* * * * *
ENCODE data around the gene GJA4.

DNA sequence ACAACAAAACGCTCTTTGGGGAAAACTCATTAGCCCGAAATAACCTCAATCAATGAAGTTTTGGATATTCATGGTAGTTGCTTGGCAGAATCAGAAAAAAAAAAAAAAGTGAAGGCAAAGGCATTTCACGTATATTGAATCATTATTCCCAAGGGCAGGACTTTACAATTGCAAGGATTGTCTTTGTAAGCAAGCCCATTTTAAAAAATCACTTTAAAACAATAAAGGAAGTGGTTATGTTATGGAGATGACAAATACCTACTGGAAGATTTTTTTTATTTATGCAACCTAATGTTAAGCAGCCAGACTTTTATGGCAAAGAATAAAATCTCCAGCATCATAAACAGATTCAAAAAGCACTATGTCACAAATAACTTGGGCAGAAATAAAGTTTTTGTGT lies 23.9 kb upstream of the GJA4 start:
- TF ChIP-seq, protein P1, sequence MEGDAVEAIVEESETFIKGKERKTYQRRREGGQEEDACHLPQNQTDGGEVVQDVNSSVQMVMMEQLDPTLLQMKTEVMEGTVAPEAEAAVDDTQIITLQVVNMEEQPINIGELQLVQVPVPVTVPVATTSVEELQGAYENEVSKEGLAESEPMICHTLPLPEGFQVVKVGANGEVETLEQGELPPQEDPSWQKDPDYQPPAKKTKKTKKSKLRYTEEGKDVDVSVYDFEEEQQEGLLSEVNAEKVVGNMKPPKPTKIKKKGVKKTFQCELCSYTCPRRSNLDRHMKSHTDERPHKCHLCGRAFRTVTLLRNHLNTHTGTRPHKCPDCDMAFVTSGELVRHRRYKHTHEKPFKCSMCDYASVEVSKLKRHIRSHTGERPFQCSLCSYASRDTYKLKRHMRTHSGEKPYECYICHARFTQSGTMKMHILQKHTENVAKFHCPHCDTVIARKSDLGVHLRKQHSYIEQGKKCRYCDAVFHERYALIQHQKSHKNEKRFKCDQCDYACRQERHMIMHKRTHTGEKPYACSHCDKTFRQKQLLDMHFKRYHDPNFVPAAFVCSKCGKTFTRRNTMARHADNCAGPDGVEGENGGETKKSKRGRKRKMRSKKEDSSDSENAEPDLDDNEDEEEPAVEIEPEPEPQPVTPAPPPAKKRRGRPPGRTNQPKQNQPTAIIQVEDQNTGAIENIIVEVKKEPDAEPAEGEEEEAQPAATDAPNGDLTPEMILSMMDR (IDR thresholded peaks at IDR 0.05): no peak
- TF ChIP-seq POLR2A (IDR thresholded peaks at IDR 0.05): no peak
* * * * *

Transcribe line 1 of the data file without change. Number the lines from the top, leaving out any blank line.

ENCODE data around the gene GJA4.